Who I am

In 2006-2007, I embarked on an 11-month long-distance trip. I was looking for an original way to travel, away from the beaten track and in line with my convictions, particularly in terms of protecting the environment.
I discovered ecovolunteering at a time when useful travel was in its infancy. In France, there were only two organizations offering people the chance to travel while making a commitment to the planet.

During this useful world tour for the environment, I joined five different projects: Saving Hermann's turtles in the village of Gonfaron, protecting griffon vultures on the island of Cres in Croatia, volunteering at a wild animal center in Florida, protecting mangroves and iguanas in Honduras, workcamps in Australia and Tasmania.
These missions gave rise to an educational project with three primary school classes with whom I regularly exchanged ideas.

The creation of Cap sur l'écovolontariat

Back in France, after a year rich in experience, I decided to create a website about ecovolunteering: Cap sur l'écovolontariat. It was a way of sharing my experience and giving other travellers the chance to experience what I'd been through. I have to say that the success of the site has exceeded my expectations! First, I became the reference blogger for ecovolunteering. Then I wrote the Guide de L'écovolontariat, took part in the ecovolunteering charter and forged many links with associations.

Creation of a platform for selected missions

Thanks to the trust that binds the various players in the ecovolunteering field and Cap sur l'Ecovolontariat, I have created a platform with a selection of missions whose action in the field is serious. The idea behind this platform is to make it easier and faster to find reliable ecovolunteering missions. It enables you to get in touch directly and very simply with organizations that allow you to commit yourself to the preservation of biosdiversity.

Biography and expertise

In addition to my expertise in the field of ecovolunteering, my professional life has enabled me to explore and develop a wide range of skills, including geography, journalism, web project management and caring for others.
The common threads that have guided me and continue to guide me remain the same: travel and the protection of living things. Ever since the day I discovered an old atlas in a library.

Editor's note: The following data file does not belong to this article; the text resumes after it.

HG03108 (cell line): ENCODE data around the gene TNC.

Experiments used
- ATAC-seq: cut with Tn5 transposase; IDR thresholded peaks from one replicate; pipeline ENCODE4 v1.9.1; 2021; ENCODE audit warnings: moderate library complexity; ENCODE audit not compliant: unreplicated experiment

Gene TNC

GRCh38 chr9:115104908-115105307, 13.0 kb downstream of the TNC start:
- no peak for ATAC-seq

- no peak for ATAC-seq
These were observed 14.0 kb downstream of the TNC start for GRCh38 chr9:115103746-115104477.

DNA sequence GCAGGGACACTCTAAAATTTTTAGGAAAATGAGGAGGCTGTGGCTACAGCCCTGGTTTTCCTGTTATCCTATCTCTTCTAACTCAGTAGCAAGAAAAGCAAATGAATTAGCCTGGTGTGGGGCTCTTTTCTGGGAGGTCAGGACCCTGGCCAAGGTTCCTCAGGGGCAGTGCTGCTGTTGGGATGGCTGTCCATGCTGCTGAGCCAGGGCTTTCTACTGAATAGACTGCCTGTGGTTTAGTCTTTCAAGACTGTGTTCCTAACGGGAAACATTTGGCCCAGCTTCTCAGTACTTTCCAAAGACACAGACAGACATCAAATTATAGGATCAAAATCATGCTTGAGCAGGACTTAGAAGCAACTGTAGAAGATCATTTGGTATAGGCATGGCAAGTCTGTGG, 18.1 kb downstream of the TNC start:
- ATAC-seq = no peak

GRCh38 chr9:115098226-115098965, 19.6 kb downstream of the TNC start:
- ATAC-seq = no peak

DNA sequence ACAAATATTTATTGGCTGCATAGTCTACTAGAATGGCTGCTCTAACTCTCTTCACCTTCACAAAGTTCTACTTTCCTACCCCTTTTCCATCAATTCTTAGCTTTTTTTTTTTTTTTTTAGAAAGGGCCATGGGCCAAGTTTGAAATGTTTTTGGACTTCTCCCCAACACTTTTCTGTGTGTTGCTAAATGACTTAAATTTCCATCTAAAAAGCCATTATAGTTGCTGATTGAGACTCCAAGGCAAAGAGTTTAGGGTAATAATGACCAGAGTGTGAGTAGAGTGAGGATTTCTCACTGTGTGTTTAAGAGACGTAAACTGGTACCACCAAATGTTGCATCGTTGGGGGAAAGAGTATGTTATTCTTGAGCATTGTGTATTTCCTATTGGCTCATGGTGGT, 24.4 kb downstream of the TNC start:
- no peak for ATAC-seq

My professional life in brief

  • I have a Master's degree in geography. I wrote a dissertation on the impact of human activity on a valley floor over a period spanning three centuries, using the risk of flooding as an analytical grid. At the time, little was said about the erosion of biodiversity, but scientists were asking real questions about the relationship between human beings and their natural environment.
  • Trained in journalism at the Centre de Formation et de Perfectionnement des Journalistes. Journalism is a profession that has enabled me to travel extensively throughout France, as well as to Polynesia and Honduras. It has taught me to understand the problems of society on the ground, by listening to the various players in local life as well as project leaders.
  • State-registered nurse specializing in occupational health and travel medicine (DU in travel medicine and traveler's health). While working as a nurse in large companies, I came to understand that human beings need meaning and freedom in their work. More than anything else, they wanted to be able to act for a better world.
  • Founder of Cap sur l'Ecovolontariat. Cap sur l'Ecovolontariat enables every citizen to take concrete action for a fairer, more ecological world while traveling. I now devote myself full-time to ecosolidarity and participative travel.

Is ecovolunteering the next world trip?

Like many of you, no doubt, I'm shaken by the coronavirus crisis, the sixth mass extinction and global warming. The more crises follow one another, the stronger the certainty that we must collectively create a more ecological and united world. How can we travel while reducing our carbon footprint? How can we avoid the degradation of natural environments caused by mass tourism? How can we protect biodiversity while retaining the pleasure of observing wild animals? How can you get involved as a volunteer in an environmental preservation association without replacing local jobs?

UN Sustainable Development Goals

I see inecovolunteering the possibility of solving these equations. As this article on the L'ADN website explains, ecovolunteering is inspired by the new economy and is in tune with the next world. It is now accepted that eco-solidarity and participative travel respond positively to the resolution of the Sustainable Development Goals (SDGs ) defined by the UN.